John, like many journalists, you are lacking in empathy for your fellow citizens who have made your life too comfortable, too isolated from the realities you pretend to report on.

The cover of this week's Nation features William Grieder talking about people both living longer and retiring younger...and how this is a good thing and (Greider being an economism wonk) how we can afford it.

Older people who buck the trend and keep fit are a good example to everybody. Sure healthcare costs a lot, but the main problem isn't affording it but avoiding 20 years of increasing ill health and disability from ailments like diabetes and heart disease and their complications if we can. That's the real human value is giving people longer lives that they're also healthy enough to enjoy; and it's something healthcare doesn't really address. (I'm still for national healthcare and think everyone who needs it should have it, but I encounter tons of people who are fatalistic about their health for no good reason, and think there's nothing they can do to increase their chances of being healthy in their old age).

Personally I think a crash in the value of the dollar would make all this stuff moot and I hope like hell it doesn't happen.

There are many unfortunates who see that the measure of life is in its suffering. Tierney seems to be one of these lost souls. He is to be pitied because he can only see life as drudgery.

I'm willing to bet plenty of those people who start collecting Social Security at 62 are doing so because they have been forced into early retirement. Raising the retirement age will not have any impact as long corporations continue to downsize experience workers. Tierney drops these columns with all the concern of a dog at a fire hydrant.

The best option of course is to lift the cap and make the wealthy who benefit the most from our system give more back than those who benefit least.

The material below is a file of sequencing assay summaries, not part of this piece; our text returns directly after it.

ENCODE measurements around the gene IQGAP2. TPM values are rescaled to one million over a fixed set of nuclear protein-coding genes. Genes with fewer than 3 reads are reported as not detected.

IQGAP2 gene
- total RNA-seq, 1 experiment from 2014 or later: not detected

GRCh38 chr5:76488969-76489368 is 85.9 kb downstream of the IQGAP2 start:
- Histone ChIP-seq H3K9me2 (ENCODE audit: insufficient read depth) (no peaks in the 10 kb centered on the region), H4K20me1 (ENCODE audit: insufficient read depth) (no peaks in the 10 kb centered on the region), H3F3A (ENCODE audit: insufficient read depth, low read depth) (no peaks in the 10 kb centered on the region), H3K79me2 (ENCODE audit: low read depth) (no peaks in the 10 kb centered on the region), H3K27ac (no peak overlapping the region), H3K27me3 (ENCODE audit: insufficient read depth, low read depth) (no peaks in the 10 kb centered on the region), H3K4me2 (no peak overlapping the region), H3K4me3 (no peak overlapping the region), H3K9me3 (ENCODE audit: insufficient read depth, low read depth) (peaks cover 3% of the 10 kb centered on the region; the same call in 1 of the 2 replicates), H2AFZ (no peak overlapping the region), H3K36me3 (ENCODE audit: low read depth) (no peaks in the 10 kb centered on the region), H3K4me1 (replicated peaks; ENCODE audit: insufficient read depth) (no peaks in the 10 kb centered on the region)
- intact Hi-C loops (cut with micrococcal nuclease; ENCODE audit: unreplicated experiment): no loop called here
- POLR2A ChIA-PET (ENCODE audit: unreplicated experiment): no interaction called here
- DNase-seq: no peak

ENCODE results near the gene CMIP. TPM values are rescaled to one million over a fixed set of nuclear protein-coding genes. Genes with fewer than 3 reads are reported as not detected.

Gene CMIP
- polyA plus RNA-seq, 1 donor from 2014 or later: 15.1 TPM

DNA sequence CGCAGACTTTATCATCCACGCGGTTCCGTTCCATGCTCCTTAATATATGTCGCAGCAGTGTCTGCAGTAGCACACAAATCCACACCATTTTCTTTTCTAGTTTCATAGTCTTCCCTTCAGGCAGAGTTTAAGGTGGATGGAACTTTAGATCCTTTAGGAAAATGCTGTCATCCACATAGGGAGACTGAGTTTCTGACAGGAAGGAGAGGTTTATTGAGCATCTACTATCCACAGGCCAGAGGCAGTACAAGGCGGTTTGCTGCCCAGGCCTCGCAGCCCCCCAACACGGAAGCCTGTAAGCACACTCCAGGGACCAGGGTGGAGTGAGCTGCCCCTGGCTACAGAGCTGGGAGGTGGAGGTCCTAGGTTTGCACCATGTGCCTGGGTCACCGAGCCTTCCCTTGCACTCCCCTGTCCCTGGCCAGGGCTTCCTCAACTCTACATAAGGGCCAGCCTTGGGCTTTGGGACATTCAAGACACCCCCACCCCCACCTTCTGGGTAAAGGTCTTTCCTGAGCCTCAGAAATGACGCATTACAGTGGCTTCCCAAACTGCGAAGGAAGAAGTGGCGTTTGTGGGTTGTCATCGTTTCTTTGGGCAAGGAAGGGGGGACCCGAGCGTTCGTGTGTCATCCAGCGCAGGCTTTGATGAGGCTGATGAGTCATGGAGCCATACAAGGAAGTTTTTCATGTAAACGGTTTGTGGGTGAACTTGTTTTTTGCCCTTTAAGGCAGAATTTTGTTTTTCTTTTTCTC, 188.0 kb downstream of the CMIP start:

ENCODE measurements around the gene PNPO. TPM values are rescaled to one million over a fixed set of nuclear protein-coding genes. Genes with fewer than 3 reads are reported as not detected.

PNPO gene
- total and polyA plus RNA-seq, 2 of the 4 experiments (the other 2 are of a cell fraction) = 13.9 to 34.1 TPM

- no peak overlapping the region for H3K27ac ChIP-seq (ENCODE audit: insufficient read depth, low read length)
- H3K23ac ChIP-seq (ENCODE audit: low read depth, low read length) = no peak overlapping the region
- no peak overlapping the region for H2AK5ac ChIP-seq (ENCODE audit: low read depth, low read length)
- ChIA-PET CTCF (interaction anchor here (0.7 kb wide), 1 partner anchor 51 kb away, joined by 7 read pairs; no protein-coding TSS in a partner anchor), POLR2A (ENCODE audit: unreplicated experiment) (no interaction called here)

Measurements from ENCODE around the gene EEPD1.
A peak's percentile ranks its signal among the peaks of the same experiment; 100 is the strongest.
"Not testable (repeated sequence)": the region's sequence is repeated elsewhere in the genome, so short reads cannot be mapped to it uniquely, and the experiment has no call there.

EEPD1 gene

I called his first graf Reaganesque: government by anecdote. So one old guy runs a triathalon; make 'em all work till they drop.

Amen, Lisa Williams. I read that same article and I'd like to second what you said and also bring up one thing that Grieder talks about that you ommitted: Retired people aren't just sitting around sucking on the public teat. My grandfather has helped judge science fair projects, record books on tape for the blind, and build museum exhibits. This is stuff we as a society are glad to have done but don't want to pay for. So my grandpa's doing it as a retired person. Somehow I suspect Tierney doesn't really think much about who volunteers twice a week at the VA.

And when you can't keep on working, why, let's put your sorry old cascass out on the ice floe. Or under some beltway by-pass.


Soylent Green is PEOPLE!

Arvin... you stole my line!:-)

Only the rich can afford to be that healthy at 65.

I didn't read Tierney's piece- and I wonder if he factored in the Bigger Bite that came unto FICA during the Reagan years (ie my checks in 1980 pulled 5.85% out for SS- but by the end of the gipper's terms it was about twice that much).
"Amen!" to Lisa W, Amanda, and Mavis B!
Re "Only the rich can afford to be that healthy at 65.."- oh, come on, Kitty- you, too, can Boycott Healthcare. Break a sweat 3 or 4 times a week, quit smoking (even if you're NOT in Public Housing), take your water-soluble vitamins when you go to bed (instead of pissing them away with your morning Caffeine kidney cleanse), and find a farmer's market with good fruit and vegies- and buy them. Get a $5. bike and find a place to breathe while riding. Live to be 100 (or at least to see if dubya's funeral can hold a candle to his old man's...) ^..^

Herbie, darling...I know many people who've died doing just that...

PS -- I do all that myself, I don't need to be lectured about how to live. Regardless, the body is still a machine, and parts wear down, and if you get sick or have a congenital illness that shows up later in life, and you don't have health insurance, you're screwed. So good luck to you in your quest to live to be 100 w/out the medicinal arts.

I'm with mudkitty. There's only so much you can do for your health by taking good care of your body. Genes, social/economic factors and (let's not forget!) luck all play a role. I'm all for encouraging people to live in ways that are more conducive to good health (in fact, I make my living trying to help people take better care of themselves), but the idea that we have that level of control is an illusion -- and I am really sick of the self-righteousness of the healthy.